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Active ingredient: Sulindac - Brands, Medical Use, Clinical Data

Brands, Medical Use, Clinical Data

Drug Category

  • Anti-Inflammatory Agents, Non-Steroidal
  • Antineoplastic Agents
  • Cyclooxygenase Inhibitors

Dosage Forms

  • 150 and 200 mg tablets for oral administration

Brands / Synonyms

Clinoril; Clinoril ; Sulindac


For acute or long-term use in the relief of signs and symptoms of osteoarthritis, rheumatoid arthritis. ankylosing spondylitis, acute painful shoulder (acute subacromial bursitis/supraspinatus tendinitis), and acute gouty arthritis.


Sulindac is a non-steroidal anti-inflammatory indene derivative, also possessing analgesic and antipyretic activities.

Mechanism of Action

Sulindac's exact mechanism of action is unknown. Its antiinflammatory effects are believed to be due to inhibition of both cylooxygenase-1 (COX-1) and cylooxygenase-2 (COX-2) which leads to the inhibition of prostaglandin synthesis, and results in the inhibition of prostaglandin synthesis. Antipyretic effects may be due to action on the hypothalamus, resulting in an increased peripheral blood flow, vasodilation, and subsequent heat dissipation.


Approximately 90% absorbed in man following oral administration.


Acute oral toxicity (LD50) in rats is 264 mg/kg. Cases of overdosage have been reported and rarely, deaths have occurred. The following signs and symptoms may be observed following overdosage: stupor, coma, diminished urine output and hypotension.

Biotrnasformation / Drug Metabolism

Undergoes two major biotransformations: reversible reduction to the sulfide metabolite, and irreversible oxidation to the sulfone metabolite. Available evidence indicates that the biological activity resides with the sulfide metabolite.


CLINORIL should not be used in:

Patients who are hypersensitive to this product.

Patients in whom acute asthmatic attacks, urticaria, or rhinitis are precipitated by aspirin or other non-steroidal anti-inflammatory agents.

Drug Interactions

DMSO should not be used with sulindac. Concomitant administration has been reported to reduce the plasma levels of the active sulfide metabolite and potentially reduce efficacy. In addition, this combination has been reported to cause peripheral neuropathy.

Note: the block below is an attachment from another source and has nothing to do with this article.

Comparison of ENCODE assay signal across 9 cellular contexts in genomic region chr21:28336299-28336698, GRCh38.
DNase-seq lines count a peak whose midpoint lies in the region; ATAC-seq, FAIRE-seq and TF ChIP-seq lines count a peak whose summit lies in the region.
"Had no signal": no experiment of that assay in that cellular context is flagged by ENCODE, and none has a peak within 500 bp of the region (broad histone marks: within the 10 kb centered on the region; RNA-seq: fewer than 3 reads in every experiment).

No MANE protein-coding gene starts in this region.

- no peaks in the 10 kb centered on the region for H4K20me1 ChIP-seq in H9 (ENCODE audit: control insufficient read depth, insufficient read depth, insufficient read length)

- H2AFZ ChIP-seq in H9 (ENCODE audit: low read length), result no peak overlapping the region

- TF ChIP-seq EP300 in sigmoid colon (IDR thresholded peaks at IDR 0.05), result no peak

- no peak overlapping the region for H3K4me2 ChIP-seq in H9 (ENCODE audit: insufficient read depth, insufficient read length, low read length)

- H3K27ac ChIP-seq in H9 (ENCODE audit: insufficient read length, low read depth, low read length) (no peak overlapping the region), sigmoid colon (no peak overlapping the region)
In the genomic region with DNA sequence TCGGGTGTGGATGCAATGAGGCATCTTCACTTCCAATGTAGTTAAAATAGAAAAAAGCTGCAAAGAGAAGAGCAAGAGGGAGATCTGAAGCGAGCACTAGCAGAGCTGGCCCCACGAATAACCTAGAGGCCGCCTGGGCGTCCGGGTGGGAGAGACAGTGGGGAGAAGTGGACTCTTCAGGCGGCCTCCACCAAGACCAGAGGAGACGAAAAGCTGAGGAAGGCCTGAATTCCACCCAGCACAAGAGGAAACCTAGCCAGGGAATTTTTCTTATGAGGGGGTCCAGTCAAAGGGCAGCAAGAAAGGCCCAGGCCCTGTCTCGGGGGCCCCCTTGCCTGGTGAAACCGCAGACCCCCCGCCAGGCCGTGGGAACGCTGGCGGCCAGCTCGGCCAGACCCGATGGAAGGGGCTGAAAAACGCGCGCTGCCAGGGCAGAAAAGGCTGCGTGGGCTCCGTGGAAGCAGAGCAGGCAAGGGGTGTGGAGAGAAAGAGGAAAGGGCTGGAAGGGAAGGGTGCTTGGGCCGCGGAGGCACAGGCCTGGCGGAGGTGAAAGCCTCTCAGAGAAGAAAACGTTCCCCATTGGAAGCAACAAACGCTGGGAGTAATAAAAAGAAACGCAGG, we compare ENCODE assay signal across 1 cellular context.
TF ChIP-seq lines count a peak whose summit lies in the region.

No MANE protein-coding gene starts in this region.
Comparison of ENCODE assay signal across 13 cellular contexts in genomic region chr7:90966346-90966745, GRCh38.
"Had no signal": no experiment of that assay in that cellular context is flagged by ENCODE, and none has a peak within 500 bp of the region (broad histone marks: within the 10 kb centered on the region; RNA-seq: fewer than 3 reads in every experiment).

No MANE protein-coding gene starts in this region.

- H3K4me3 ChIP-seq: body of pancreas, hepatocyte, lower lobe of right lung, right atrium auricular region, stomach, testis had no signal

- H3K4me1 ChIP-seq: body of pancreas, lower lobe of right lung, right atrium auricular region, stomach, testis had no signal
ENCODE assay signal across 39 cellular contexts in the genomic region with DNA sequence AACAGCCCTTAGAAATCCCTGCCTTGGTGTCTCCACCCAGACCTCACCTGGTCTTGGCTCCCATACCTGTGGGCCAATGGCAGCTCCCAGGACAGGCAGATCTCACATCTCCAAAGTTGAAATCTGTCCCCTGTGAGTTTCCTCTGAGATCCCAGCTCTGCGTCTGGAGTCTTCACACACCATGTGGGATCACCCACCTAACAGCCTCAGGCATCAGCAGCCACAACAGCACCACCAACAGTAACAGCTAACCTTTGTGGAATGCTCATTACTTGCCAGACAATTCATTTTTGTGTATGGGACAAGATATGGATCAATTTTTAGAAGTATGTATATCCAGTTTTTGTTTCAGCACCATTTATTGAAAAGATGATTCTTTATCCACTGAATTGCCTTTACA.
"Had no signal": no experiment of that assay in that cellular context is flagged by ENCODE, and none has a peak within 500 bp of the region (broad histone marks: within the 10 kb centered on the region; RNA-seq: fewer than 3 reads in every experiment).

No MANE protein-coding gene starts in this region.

Although sulindac and its sulfide metabolite are highly bound to protein, studies in which CLINORIL was given at a dose of 400 mg daily, have shown no clinically significant interaction with oral anticoagulants or oral hypoglycemic agents. However, patients should be monitored carefully until it is certain that no change in their anticoagulant or hypoglycemic dosage is required. Special attention should be paid to patients taking higher doses than those recommended and to patients with renal impairment or other metabolic defects that might increase sulindac blood levels.

The concomitant administration of aspirin with sulindac significantly depressed the plasma levels of the active sulfide metabolite. A double-blind study compared the safety and efficacy of CLINORIL 300 or 400 mg daily given alone or with aspirin 2.4 g/day for the treatment of osteoarthritis. The addition of aspirin did not alter the types of clinical or laboratory adverse experiences for CLINORIL; however, the combination showed an increase in the incidence of gastrointestinal adverse experiences. Since the addition of aspirin did not have a favorable effect on the therapeutic response to CLINORIL, the combination is not recommended.

The concomitant use of CLINORIL with other NSAIDs is not recommended due to the increased possibility of gastrointestinal toxicity, with little or no increase in efficacy.

Caution should be used if CLINORIL is administered concomitantly with methotrexate. Non-steroidal anti-inflammatory drugs have been reported to decrease the tubular secretion of methotrexate and to potentiate its toxicity.

Administration of non-steroidal anti-inflammatory drugs concomitantly with cyclosporine has been associated with an increase in cyclosporine-induced toxicity, possibly due to decreased synthesis of renal prostacyclin. NSAIDs should be used with caution in patients taking cyclosporine, and renal function should be carefully monitored.

The concomitant administration of CLINORIL and diflunisal in normal volunteers resulted in lowering of the plasma levels of the active sulindac sulfide metabolite by approximately one-third.

Probenecid given concomitantly with sulindac had only a slight effect on plasma sulfide levels, while plasma levels of sulindac and sulfone were increased. Sulindac was shown to produce a modest reduction in the uricosuric action of probenecid, which probably is not significant under most circumstances.

Neither propoxyphene hydrochloride nor acetaminophen had any effect on the plasma levels of sulindac or its sulfide metabolite.

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